This year, it is nearly impossible to walk by Ripken's statue without a line of people waiting to take a personal photo in front of the Iron Man. 

    Possibly the best part of the statues is the memory it invokes of the night that the Orioles took OPACY back from Yankee fans. September 6, 2012, Cal Ripken Jr. statue night; 17 years after Ripken broke Lou Gehrig's consecutive games played streak he had his statue displayed for the hometown fans, and boy was there something special about that night. After squandering a five run lead in the top of the 8th, the Orioles hit back to back to back home-runs in the bottom of the 8th to move into a tie for first place in September. Yes, it actually happened, and I'll regret working that night for the rest of my life.

    This video of the final out will tell you all you need to know about how special that night was. 

The View and the New Center Field Bar

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    Along with aforementioned statues, another new addition to OPACY last season was the center field bar. Equipped with a large rectangular bar, tables for the casual fan and breathtaking views of the ballpark, this is a must stop on each and every visit to the yard. If you want to get a seat in this section, you must get to the ballpark extremely early, or pray the O's return to the doldrums of despair. 

    Next time you stop there, order up a Natty Boh, whip out your smartphone and take a panoramic shot of the stadium. Upload that bad boy and watch the "likes" flock like the salmon of Capistrano. 

    This is ideal for groups of people who are at the park for the social atmosphere, more-so than a baseball game. The lounge chairs and tables are not ideal for viewing the outside corner, but flirting, socializing and relaxing are all there for the taking.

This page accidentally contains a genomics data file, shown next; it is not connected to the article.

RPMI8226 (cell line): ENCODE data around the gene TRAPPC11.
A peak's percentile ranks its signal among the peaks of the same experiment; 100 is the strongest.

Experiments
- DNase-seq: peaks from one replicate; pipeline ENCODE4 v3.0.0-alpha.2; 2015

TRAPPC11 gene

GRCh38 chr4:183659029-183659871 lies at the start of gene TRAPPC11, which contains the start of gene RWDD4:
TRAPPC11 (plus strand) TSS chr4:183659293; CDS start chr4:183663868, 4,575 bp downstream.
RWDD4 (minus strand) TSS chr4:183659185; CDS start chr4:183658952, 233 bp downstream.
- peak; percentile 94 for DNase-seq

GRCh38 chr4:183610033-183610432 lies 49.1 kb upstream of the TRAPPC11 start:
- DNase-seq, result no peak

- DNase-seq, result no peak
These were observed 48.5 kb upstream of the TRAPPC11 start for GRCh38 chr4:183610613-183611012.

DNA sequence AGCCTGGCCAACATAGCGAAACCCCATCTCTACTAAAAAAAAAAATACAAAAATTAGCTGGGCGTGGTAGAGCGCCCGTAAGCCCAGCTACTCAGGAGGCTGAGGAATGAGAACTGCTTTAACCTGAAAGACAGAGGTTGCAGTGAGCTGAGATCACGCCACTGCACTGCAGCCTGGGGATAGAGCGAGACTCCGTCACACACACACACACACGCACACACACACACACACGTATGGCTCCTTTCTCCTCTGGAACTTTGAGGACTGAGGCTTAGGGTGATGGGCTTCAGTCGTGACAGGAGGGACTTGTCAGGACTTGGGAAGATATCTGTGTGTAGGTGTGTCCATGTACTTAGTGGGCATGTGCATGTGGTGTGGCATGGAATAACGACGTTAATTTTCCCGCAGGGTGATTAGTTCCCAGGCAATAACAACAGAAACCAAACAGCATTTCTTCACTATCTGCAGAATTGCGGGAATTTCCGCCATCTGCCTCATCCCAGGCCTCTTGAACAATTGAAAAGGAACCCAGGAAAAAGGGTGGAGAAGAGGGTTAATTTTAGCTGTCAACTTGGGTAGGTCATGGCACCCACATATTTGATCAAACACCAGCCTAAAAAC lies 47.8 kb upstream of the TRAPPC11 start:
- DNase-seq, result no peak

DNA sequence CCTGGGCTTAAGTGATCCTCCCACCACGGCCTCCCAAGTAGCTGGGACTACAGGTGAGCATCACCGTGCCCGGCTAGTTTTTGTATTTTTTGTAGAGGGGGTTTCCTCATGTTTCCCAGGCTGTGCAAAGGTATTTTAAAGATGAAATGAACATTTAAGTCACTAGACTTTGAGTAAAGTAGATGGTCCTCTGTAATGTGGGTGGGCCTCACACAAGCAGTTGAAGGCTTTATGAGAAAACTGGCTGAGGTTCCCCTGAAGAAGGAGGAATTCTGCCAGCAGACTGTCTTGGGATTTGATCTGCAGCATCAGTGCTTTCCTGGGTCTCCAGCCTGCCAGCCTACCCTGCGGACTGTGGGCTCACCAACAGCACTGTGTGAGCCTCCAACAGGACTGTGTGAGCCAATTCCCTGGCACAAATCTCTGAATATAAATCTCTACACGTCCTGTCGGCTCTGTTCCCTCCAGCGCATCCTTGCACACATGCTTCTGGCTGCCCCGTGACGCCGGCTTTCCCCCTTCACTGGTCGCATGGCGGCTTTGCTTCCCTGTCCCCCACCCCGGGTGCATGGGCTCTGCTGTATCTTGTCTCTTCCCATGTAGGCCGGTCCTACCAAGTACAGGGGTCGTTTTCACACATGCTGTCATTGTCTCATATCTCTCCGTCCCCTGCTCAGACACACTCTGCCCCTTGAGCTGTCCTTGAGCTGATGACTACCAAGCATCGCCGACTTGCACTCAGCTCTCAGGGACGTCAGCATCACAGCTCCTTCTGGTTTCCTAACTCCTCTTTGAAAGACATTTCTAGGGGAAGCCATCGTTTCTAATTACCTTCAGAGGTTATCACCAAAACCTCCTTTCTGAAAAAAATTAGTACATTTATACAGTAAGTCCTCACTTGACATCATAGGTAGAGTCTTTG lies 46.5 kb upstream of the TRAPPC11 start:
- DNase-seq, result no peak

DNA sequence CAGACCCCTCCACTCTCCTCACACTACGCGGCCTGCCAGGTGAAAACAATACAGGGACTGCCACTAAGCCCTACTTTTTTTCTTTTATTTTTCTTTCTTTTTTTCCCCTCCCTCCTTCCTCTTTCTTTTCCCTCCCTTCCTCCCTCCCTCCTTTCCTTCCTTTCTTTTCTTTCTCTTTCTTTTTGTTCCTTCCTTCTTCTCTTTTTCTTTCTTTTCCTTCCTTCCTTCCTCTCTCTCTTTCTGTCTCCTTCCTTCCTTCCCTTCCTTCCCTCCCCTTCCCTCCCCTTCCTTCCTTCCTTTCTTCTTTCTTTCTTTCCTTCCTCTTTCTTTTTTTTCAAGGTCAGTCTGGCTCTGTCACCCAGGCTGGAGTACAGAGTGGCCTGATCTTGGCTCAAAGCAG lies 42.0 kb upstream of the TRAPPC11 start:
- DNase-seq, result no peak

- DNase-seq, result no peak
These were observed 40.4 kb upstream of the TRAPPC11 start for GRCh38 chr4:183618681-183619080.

The Flag Court

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    The flag court is a personal favorite of most fans who attend games at OPACY. Out-of-town fans cannot believe that for $9 you can get a standing room only ticket with that view. At Yankee Stadium a ticket in this spot in right field sells for between $80-$175.

    Besides the cheap price and view, anyone is welcome to enjoy a few innings or an entire game from this vantage point. You can mingle with camera operators, meet the Oriole Bird, heckle opposing right fielders (hello Nick Swisher) or get a 24 ounce beer for $10. 

    The flags in the "flag court" are ordered by American League divisional standings all season, which a fun way to show your friends how much you know about Americas best ballpark. 

    Most importantly, this is your greatest chance at catching a home-run ball. A short right field porch it is, and a dream for left handed sluggers. Be ready though; you will not be alone trying to run and catch those dingers.

Eutaw Street

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    What truly sets apart OPACY from other open air brick stadiums is the warehouse and Eutaw Street. While the warehouse serves as a backdrop and landmark, Eutaw street is akin to an outdoor city festival.

    With restaurants, bars (Dempseys), lemonade stands, food vendors, former players signing autographs, fresh pit beef scents encompassing the air, face painters and more, this is the place to be. If you don't take your kids on this stroll, you are neglecting them of the full stadium experience. From Eutaw street you can enter the stadium, center field bar, flag court and right field bleachers.